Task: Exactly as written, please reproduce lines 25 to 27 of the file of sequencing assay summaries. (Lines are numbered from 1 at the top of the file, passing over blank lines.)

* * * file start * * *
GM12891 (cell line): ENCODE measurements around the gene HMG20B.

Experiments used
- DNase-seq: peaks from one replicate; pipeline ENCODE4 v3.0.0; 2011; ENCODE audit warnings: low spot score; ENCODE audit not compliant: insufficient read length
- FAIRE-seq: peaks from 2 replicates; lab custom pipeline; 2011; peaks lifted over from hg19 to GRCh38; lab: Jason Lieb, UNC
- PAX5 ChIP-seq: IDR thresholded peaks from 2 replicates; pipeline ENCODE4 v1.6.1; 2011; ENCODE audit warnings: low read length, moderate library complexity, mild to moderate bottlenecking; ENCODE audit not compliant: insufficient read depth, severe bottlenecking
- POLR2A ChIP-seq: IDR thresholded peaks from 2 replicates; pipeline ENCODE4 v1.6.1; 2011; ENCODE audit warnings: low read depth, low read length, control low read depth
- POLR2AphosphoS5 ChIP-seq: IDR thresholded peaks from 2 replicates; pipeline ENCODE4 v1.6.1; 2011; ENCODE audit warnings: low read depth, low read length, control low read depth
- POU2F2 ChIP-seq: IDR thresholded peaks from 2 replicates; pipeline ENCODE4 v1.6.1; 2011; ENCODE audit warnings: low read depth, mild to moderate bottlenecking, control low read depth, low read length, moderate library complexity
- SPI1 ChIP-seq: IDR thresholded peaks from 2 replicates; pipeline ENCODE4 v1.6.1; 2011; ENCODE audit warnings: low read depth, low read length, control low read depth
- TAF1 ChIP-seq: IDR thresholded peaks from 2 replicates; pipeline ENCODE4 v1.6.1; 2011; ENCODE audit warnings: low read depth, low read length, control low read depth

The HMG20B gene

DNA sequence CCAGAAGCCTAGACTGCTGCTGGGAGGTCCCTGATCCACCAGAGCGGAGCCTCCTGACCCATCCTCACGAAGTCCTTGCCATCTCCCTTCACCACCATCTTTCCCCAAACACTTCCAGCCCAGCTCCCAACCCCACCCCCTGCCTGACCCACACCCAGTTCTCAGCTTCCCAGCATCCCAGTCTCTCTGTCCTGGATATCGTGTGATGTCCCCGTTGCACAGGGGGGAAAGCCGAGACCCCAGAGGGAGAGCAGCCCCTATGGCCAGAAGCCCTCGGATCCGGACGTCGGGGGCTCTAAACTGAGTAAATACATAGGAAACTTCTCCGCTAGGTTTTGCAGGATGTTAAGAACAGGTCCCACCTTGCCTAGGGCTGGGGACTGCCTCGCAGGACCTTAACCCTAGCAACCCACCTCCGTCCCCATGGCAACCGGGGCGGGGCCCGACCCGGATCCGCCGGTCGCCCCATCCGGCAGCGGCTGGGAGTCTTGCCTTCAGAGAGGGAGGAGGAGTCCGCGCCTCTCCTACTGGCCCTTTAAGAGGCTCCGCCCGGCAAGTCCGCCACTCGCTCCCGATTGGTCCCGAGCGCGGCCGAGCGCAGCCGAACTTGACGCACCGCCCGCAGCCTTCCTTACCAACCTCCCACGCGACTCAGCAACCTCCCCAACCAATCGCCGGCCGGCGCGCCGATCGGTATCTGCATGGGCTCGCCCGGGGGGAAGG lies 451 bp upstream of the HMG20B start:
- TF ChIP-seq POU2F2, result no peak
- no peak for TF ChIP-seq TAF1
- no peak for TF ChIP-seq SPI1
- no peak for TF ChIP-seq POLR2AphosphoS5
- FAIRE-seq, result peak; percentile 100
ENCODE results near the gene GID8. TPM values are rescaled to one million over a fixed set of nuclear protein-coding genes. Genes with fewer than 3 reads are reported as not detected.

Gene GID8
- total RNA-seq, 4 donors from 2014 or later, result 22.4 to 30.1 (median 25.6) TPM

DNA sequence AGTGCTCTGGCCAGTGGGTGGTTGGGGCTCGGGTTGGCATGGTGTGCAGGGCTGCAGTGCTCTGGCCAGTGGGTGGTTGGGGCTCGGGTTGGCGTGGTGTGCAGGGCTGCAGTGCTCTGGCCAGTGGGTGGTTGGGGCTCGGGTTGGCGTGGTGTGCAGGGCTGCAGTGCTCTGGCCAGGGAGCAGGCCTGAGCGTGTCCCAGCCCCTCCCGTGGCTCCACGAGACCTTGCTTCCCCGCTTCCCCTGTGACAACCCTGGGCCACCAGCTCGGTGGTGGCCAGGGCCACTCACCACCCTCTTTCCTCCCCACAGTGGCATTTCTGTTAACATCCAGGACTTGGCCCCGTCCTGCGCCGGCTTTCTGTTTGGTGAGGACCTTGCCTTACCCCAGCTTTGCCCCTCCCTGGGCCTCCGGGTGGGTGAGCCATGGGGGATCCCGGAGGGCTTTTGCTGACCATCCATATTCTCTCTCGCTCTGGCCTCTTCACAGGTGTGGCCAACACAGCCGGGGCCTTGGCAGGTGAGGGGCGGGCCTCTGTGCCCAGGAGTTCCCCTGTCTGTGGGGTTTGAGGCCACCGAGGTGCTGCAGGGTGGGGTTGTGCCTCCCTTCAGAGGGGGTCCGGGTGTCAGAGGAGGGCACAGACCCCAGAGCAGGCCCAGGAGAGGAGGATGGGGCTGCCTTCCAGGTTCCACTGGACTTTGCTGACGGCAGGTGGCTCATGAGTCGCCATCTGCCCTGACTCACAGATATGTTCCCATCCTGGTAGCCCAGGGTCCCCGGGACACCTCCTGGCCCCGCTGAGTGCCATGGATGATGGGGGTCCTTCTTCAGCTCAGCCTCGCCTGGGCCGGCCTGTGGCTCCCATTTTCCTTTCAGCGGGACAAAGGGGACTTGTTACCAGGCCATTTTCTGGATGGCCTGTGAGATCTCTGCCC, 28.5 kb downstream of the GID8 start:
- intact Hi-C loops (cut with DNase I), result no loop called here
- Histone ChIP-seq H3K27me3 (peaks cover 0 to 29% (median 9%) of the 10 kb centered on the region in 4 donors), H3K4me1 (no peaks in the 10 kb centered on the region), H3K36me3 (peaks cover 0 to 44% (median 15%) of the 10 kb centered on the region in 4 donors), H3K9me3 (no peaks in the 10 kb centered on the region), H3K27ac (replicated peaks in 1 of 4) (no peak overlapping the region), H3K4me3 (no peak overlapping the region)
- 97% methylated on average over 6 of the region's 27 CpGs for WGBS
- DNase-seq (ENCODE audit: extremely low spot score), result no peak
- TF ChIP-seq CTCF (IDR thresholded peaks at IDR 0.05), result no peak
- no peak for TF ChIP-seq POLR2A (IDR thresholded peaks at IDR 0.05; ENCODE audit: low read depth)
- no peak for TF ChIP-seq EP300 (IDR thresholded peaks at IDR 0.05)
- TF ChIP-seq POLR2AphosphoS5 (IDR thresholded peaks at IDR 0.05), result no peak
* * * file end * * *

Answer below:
- DNase-seq (ENCODE audit: extremely low spot score), result no peak
- TF ChIP-seq CTCF (IDR thresholded peaks at IDR 0.05), result no peak
- no peak for TF ChIP-seq POLR2A (IDR thresholded peaks at IDR 0.05; ENCODE audit: low read depth)